The Food Must Move

March 24, 2021

The Food Must Move

Volunteer Delivery Driver Expresses the Importance of Food Deliveries

Rebecca Grapevine is a Congregation Bet Haverim volunteer food delivery coordinator who offered to help deliver food to Southwest Ecumenical Emergency Assistance Center (SWEEAC) clients. SWEEAC was no longer able to deliver groceries to some of their clients and Congregation Bet Haverim offered to take over the delivery for those clients. Grapevine is helping to recruit volunteer drivers and is coordinating the pick-up of food from the JF&CS pantry and distribution to SWEEAC clients.

When one of her scheduled drivers missed the food pickup, and Grapevine stepped in as a volunteer. With the hopes of recruiting more volunteers, she wrote a vignette about her experience in order to explain what to expect when delivering food and why it is so important.

by Rebecca Grapevine, Volunteer

It’s Friday afternoon and I’m thinking about vacuuming for Shabbos when the call comes. The families need food, the food must move. I hop into my car and head up to Dunwoody via Ga-400, noticing how Bloomingdale’s peeks out over the highway. I am greeted by a smiling face at Jewish Family & Children’s Services: Jean, the food pantry coordinator, helps me load three boxes into my car. I scan the boxes: the sweet treats and Cheerios are balanced out by bags of large greens and colorful peppers.

“May the traffic be with you,” Jean blesses me, and I head off to 285. I crane my neck at Brandsmart, wondering when my time for a vaccination will come. I arrive in south Dekalb county and start to notice the changes. Bloomingdale’s is replaced with 285 Thrift, fancy hotels with handwritten signs for home daycare posted on the median. No more Land Rovers; instead, I notice a man in a wheelchair trying to cross a four-lane road. There are many closed businesses, and a few thriving local institutions. What is This is It and why have I never heard of it? There’s no time to stop today: my families are waiting on their food, and I feel selfish for indulging my foodie tendencies while others go hungry.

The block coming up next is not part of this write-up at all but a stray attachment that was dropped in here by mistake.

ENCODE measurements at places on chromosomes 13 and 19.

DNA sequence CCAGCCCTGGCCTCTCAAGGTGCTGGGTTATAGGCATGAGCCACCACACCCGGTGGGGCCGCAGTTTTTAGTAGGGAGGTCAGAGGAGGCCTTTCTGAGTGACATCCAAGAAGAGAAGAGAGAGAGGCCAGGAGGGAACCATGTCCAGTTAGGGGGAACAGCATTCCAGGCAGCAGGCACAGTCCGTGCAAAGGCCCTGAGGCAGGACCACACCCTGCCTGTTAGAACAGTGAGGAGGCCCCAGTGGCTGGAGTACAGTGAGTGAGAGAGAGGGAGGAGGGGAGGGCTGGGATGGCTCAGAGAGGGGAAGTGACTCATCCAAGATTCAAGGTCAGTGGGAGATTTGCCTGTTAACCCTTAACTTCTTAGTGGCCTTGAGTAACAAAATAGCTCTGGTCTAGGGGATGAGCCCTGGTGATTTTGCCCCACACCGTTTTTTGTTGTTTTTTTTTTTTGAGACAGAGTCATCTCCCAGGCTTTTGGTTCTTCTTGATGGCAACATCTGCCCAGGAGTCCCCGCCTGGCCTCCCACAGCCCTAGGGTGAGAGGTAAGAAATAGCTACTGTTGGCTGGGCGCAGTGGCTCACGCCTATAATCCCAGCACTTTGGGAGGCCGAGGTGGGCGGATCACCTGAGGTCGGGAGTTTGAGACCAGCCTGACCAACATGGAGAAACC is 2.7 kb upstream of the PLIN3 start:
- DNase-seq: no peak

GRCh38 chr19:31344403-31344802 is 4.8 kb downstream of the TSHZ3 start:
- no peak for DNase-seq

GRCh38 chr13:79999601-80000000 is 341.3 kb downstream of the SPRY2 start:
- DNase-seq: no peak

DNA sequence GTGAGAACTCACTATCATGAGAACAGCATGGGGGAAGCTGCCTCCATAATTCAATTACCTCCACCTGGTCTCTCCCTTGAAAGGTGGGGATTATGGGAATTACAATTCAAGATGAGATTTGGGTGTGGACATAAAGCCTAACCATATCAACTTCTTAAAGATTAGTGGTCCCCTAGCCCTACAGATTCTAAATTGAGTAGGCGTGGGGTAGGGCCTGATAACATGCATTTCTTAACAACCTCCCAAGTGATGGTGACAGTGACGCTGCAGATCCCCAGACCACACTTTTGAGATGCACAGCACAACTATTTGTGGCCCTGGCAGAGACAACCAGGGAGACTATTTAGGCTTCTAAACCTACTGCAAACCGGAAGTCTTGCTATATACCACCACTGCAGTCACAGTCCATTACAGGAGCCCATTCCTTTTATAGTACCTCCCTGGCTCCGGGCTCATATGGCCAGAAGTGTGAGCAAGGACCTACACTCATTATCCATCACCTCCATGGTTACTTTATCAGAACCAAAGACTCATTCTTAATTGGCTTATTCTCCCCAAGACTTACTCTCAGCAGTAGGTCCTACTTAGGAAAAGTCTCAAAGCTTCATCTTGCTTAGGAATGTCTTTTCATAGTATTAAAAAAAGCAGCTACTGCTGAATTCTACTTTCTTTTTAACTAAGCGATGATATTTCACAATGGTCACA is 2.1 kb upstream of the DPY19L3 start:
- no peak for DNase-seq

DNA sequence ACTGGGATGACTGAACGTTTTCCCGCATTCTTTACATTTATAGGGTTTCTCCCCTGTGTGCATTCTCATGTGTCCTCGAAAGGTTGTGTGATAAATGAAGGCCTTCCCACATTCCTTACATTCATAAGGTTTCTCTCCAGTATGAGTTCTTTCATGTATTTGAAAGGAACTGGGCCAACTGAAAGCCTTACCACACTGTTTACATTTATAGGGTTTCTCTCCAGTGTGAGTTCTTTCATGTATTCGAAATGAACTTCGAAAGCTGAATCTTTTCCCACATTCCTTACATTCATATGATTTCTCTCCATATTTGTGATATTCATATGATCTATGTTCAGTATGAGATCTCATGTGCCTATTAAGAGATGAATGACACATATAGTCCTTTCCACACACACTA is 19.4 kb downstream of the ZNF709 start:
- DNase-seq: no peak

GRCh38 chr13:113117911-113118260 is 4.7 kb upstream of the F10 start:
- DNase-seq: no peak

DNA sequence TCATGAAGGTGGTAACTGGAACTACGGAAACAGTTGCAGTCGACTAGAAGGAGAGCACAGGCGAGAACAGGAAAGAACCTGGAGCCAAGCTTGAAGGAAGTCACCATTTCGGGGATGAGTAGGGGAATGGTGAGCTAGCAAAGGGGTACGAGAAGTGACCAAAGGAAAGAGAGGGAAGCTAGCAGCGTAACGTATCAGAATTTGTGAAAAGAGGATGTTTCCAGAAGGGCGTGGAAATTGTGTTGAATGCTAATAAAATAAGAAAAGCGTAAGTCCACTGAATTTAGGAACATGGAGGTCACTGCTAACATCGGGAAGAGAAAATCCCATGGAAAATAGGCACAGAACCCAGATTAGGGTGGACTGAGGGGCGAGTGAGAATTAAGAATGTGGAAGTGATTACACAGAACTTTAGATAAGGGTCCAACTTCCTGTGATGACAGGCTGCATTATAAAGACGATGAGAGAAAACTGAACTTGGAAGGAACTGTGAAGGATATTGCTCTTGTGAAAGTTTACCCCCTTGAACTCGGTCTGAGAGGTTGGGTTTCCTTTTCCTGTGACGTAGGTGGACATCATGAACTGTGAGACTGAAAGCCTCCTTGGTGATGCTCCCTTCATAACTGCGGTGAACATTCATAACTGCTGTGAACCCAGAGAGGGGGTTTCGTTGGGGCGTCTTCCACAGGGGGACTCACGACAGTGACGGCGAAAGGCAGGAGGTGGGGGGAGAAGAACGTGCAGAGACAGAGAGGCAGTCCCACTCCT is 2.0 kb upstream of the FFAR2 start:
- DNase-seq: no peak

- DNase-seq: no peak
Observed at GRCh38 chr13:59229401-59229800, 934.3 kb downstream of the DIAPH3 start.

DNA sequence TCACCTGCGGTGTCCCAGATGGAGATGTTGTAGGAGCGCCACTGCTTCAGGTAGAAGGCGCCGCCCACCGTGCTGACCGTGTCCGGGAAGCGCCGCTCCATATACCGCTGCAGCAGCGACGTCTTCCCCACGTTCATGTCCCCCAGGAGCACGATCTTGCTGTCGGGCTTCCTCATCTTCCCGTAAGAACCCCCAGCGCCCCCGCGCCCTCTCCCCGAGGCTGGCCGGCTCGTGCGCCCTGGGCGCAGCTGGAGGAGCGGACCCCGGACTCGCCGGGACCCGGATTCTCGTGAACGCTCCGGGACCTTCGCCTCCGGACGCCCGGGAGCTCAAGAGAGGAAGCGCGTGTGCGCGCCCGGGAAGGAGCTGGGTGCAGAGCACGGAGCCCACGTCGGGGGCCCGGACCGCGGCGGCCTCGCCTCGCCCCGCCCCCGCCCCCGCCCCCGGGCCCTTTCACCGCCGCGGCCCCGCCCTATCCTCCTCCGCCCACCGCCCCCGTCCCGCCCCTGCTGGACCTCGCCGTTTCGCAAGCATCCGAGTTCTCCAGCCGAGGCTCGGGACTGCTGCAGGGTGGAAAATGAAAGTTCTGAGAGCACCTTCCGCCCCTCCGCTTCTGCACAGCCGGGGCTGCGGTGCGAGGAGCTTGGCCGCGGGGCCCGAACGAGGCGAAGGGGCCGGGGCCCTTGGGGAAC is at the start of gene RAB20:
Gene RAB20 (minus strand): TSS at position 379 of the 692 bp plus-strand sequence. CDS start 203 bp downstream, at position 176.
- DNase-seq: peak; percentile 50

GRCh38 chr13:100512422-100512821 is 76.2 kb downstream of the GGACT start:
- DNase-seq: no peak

First stop: Mr. D comes down to get the box from me, and we remark on the beautiful weather. Next stop: as the door to a classically decorated small apartment opens, I realize the elderly lady at the door is actually the daughter of Ms. H. I imagine how old Ms. H must be and what she must have seen in her life. These two definitely need the food delivered. Final stop: a kind older lady who comes to the door with her cane. We talk about the weather, the new president, and I tease her about eating her veggies. As I walk away, she says, I should give you something. My eyes tear up: even in the midst of great need, that grandmotherly instinct to feed and to give does not waver. No, Ms. W., I say, you’ve given me everything I need. As I drive home, my car is much lighter but the weight on my heart much heavier. The food must move.